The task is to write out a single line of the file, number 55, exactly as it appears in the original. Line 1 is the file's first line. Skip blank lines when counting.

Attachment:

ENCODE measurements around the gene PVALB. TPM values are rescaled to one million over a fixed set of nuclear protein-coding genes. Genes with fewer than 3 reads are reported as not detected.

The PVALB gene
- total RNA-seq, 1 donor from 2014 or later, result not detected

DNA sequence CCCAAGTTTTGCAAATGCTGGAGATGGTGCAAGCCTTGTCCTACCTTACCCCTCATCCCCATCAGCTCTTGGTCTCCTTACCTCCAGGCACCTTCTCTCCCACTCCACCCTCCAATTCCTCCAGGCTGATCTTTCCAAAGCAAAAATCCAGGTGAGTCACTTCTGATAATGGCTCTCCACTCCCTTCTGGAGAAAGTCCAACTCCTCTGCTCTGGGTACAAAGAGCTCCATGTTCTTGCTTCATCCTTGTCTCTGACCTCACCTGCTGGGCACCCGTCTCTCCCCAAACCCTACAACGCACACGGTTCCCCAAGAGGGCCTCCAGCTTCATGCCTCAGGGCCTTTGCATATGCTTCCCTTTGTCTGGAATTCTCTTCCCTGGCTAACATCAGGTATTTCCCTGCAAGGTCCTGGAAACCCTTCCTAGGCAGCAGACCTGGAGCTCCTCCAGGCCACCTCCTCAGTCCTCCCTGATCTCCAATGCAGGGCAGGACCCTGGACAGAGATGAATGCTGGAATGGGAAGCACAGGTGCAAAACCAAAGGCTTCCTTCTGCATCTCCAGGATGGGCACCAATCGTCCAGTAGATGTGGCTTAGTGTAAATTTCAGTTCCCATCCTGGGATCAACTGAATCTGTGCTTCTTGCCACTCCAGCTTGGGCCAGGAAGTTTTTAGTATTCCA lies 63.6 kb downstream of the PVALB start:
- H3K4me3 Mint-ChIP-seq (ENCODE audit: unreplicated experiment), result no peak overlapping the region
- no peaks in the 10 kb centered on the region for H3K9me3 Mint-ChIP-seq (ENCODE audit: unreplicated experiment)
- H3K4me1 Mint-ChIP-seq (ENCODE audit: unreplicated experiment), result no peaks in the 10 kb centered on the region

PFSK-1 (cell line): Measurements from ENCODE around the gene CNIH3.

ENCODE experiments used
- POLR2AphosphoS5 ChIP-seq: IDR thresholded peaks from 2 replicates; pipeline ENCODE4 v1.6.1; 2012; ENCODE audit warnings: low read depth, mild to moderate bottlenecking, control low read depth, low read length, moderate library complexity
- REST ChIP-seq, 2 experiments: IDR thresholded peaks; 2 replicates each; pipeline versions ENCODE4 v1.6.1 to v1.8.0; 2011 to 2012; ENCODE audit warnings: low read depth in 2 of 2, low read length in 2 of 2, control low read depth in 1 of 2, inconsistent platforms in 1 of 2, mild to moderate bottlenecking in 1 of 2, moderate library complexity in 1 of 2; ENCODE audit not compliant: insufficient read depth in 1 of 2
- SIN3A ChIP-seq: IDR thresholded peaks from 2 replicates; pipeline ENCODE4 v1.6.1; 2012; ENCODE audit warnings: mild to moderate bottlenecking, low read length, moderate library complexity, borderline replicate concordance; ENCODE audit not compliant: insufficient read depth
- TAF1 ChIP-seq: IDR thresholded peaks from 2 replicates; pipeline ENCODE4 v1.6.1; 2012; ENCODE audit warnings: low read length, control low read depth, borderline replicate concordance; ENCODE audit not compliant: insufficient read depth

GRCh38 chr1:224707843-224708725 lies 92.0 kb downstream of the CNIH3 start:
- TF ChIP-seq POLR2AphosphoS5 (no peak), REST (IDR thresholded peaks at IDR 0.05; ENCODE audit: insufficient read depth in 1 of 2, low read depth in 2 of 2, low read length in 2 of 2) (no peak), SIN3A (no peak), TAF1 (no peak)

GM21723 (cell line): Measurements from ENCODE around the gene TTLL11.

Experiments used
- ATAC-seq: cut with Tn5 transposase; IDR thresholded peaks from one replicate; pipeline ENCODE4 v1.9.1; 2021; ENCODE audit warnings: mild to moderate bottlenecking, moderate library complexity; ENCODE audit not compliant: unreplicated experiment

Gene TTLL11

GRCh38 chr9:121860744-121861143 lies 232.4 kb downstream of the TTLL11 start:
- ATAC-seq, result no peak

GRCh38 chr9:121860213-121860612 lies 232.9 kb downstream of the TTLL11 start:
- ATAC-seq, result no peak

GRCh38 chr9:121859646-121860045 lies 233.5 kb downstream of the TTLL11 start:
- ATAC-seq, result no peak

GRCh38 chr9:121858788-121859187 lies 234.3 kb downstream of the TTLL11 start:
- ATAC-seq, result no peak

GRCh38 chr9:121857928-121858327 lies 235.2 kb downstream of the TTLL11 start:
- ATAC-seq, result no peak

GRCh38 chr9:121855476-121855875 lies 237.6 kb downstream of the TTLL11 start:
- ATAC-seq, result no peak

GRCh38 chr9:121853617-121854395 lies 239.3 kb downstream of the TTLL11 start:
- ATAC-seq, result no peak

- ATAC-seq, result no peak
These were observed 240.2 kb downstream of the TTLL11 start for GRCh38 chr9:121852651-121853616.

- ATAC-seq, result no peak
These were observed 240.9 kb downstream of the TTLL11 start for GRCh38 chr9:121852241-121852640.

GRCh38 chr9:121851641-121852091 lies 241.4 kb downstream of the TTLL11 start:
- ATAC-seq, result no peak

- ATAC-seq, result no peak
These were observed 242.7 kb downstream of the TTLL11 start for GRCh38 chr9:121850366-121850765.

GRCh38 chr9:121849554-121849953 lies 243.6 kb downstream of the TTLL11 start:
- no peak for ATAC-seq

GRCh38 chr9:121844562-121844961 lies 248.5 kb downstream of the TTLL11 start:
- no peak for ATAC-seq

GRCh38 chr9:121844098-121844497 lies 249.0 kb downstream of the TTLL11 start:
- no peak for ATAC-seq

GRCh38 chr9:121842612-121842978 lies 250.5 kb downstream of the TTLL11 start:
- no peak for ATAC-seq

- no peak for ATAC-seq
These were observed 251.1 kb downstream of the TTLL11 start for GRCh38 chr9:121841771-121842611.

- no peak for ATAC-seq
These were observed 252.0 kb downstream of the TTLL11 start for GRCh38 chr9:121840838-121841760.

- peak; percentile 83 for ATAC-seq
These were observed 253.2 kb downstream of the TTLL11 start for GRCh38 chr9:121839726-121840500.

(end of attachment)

These were observed 253.2 kb downstream of the TTLL11 start for GRCh38 chr9:121839726-121840500.